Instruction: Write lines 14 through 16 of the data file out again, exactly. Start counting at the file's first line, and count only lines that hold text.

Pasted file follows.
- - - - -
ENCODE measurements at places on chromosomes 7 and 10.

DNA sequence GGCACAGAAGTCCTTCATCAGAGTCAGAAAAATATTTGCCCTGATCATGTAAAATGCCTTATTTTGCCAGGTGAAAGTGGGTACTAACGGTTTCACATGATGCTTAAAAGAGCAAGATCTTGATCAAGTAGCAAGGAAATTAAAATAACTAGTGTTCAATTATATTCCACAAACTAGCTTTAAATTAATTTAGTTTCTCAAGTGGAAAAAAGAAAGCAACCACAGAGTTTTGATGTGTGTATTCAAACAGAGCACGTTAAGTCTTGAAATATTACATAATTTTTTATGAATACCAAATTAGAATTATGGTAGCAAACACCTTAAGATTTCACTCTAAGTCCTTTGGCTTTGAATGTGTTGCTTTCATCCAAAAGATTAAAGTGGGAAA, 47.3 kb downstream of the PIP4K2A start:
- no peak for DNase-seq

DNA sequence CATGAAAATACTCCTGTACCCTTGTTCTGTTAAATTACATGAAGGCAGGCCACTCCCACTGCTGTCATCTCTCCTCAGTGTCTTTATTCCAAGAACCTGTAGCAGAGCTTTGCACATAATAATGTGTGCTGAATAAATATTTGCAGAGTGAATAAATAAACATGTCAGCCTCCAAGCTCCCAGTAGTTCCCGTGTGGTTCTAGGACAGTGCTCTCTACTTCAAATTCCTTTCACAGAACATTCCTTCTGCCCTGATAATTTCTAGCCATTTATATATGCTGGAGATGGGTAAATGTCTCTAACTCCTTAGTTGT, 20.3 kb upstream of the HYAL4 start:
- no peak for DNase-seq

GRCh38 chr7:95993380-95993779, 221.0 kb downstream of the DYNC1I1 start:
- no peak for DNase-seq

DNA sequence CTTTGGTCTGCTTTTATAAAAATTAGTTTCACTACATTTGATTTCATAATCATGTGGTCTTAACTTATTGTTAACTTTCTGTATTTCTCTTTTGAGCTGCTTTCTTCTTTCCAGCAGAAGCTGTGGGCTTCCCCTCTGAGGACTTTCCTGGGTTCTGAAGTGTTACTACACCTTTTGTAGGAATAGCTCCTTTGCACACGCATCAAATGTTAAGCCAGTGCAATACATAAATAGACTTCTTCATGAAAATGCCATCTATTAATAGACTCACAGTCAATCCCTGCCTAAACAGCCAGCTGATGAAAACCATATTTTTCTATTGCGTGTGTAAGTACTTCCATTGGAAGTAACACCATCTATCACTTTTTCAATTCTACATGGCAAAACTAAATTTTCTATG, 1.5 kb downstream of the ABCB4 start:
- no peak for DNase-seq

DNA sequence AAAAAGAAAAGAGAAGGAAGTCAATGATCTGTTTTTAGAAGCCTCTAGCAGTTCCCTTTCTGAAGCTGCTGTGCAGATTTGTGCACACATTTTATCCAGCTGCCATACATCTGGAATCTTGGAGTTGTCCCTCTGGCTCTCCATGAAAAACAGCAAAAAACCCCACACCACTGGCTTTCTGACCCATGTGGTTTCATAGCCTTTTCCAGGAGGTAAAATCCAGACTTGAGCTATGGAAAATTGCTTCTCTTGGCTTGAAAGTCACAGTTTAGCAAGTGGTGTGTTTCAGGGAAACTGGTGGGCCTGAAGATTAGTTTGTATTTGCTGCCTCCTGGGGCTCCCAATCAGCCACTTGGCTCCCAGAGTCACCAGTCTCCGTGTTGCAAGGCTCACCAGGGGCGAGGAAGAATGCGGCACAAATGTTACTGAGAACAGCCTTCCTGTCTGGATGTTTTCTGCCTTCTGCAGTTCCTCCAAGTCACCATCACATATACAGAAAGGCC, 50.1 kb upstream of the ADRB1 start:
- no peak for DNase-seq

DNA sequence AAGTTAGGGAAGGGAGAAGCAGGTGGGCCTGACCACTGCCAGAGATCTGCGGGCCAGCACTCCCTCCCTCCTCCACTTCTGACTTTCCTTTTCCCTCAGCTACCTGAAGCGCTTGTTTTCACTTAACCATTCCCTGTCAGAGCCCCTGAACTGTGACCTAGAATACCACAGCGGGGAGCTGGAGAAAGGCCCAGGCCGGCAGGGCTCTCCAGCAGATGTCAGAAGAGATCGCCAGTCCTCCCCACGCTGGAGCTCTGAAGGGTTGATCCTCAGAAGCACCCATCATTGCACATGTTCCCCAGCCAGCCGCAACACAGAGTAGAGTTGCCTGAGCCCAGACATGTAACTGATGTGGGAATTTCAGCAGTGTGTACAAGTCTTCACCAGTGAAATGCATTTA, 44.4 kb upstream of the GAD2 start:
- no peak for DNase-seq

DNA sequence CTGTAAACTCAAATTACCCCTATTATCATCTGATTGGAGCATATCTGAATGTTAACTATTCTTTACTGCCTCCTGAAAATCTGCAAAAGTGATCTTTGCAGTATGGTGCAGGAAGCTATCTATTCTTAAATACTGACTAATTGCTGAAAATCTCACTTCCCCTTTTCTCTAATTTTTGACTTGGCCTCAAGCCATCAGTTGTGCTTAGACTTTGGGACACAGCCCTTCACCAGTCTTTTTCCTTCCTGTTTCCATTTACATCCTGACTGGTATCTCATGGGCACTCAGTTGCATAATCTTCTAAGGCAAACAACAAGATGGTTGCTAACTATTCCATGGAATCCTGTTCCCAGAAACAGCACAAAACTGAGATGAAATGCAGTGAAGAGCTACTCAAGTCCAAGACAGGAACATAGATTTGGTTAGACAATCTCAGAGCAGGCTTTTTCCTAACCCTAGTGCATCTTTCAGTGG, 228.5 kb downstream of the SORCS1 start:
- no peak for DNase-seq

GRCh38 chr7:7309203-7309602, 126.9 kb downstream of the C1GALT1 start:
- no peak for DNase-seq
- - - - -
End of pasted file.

DNA sequence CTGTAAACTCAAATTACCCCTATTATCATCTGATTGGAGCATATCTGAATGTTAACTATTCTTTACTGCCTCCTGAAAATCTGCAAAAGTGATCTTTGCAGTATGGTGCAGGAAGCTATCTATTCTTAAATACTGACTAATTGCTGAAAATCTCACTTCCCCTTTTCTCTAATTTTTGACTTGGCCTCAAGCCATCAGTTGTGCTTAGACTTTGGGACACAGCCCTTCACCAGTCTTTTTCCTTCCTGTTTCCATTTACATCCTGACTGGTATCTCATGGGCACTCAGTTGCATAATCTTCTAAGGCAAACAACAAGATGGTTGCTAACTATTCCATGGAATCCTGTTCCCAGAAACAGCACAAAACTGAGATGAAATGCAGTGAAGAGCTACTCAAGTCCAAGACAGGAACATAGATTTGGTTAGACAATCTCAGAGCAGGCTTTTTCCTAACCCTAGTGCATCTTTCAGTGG, 228.5 kb downstream of the SORCS1 start:
- no peak for DNase-seq

GRCh38 chr7:7309203-7309602, 126.9 kb downstream of the C1GALT1 start: